Thu. Jan 20th, 2022


Energy use in buildings and construction accounts for about 40 percent of world consumption and a third of greenhouse gas emissions.

As a result, much attention is now being paid to how to improve the efficiency of homes, offices and public buildings.

But much of the potential to reduce building emissions remains untapped. This is largely due to insufficient investment in sustainable design, the refurbishment of buildings, or the redesign of efficient technologies, according to a last year’s report by the International Energy Agency.

More funding assistance is now slowly becoming available. In the U.S., publicly owned and “unprofitable” green banks have grown like mushrooms over the past 10 years, helping to bridge the funding gap. Their goal is to help set energy transition projects in motion while keeping an eye on their investment recovery.

Among these is NY Green Bank, which was launched in 2014 with funding provided by New York State’s electricity taxpayers. It recently supported BlocPower, an energy technology company that aims to improve the energy efficiency of buildings in poorer districts of New York.

Efficiency Champion: BlocPower founder Donnel Baird
Efficiency Champion: BlocPower founder Donnel Baird

Donnel Baird, founder of BlocPower, explains that his workers use digital cameras to scan and examine buildings for defects in their structural integrity. This information is combined with blueprints and public records to generate recommendations for the remodeling of buildings and help ensure that the correct efficiency upgrades are made.

Last December, BlocPower earned the financial support of NY Green Bank, after which it has been suing since 2015. For five years, says Baird, we have been told it is too risky and too small. NY Green Bank has agreed to provide a $ 5 million line of credit.

The deal came two months after BlocPower signed a deal with Goldman Sachs. The Wall Street bank agreed to invest $ 1 million in BlocPower and gave it a $ 49 million debt facility through Urban Investment Group, its impact investment arm. It comes on top of venture capital from Mitchell Kapor, one of the first investors in Uber.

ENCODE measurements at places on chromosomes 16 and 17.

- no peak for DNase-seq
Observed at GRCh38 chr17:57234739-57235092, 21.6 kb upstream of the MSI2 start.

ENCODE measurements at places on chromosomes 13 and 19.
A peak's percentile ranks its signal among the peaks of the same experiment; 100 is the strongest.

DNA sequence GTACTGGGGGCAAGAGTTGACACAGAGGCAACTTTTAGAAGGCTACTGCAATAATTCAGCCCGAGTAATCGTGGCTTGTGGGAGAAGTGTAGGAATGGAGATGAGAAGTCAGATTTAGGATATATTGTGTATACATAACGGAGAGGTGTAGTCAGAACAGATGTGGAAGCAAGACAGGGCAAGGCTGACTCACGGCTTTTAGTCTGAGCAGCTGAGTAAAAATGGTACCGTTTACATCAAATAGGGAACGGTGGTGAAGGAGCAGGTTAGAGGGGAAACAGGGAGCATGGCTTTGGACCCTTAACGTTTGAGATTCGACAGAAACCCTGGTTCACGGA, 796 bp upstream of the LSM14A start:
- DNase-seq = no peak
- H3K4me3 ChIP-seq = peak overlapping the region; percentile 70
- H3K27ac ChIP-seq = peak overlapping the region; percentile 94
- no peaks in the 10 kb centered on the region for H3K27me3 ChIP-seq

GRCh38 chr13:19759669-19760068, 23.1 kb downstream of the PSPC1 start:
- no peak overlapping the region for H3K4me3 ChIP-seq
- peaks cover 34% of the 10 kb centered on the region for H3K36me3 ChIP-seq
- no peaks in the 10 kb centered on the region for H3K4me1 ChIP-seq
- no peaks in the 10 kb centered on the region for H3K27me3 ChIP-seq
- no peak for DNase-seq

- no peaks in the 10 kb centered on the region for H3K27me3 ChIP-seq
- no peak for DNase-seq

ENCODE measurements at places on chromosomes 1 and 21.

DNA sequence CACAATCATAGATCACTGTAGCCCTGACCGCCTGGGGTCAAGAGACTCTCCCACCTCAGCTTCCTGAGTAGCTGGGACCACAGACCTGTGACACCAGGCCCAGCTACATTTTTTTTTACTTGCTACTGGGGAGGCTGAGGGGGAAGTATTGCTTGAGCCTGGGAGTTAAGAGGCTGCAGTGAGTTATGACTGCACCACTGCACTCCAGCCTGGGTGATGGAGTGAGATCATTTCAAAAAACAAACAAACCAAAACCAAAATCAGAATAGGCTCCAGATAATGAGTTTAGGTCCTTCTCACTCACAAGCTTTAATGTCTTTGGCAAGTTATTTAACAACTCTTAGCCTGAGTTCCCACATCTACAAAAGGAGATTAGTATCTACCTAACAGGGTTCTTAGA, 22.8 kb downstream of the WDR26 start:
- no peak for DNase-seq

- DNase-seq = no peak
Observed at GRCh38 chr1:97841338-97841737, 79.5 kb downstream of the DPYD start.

In October of this year, Michael Regan, head of the U.S. Environmental Protection Agency, toured another site on which BlocPower worked: the Church of the Immaculate Conception of the Blessed Virgin Mary, in the South Bronx. There, BlocPower installed a more energy-efficient boiler and used the savings to fund a rooftop WiFi system that provided cheaper internet access to the area. It is one of several churches in the district that have renovated BlocPower.

Tablet treatment: BlocPower workers upload inspection results
Tablet treatment: BlocPower workers upload inspection results

Another building efficiency startup that NY Green Bank has supported is Sealed, which is a similar business model to BlocPower. Its funding, back in 2016, was intended to market Sealed’s business model and provide a platform for further rounds of fundraising.

In June this year, Sealed announced that it had completed a $ 16m fundraiser from a range of venture capitalists for a service that provides homeowners with assistance in financing and planning energy-saving upgrades.

In addition to the NY Green Bank, energy efficiency companies have also received support from the New York City Energy Efficiency Corporation (NYCEEC) – a non-profit bank backed by the city government. It offers loans to repair apartment blocks, commercial buildings and community institutions, such as shelters for homeless people and places of worship, with an average loan size of about $ 1 million.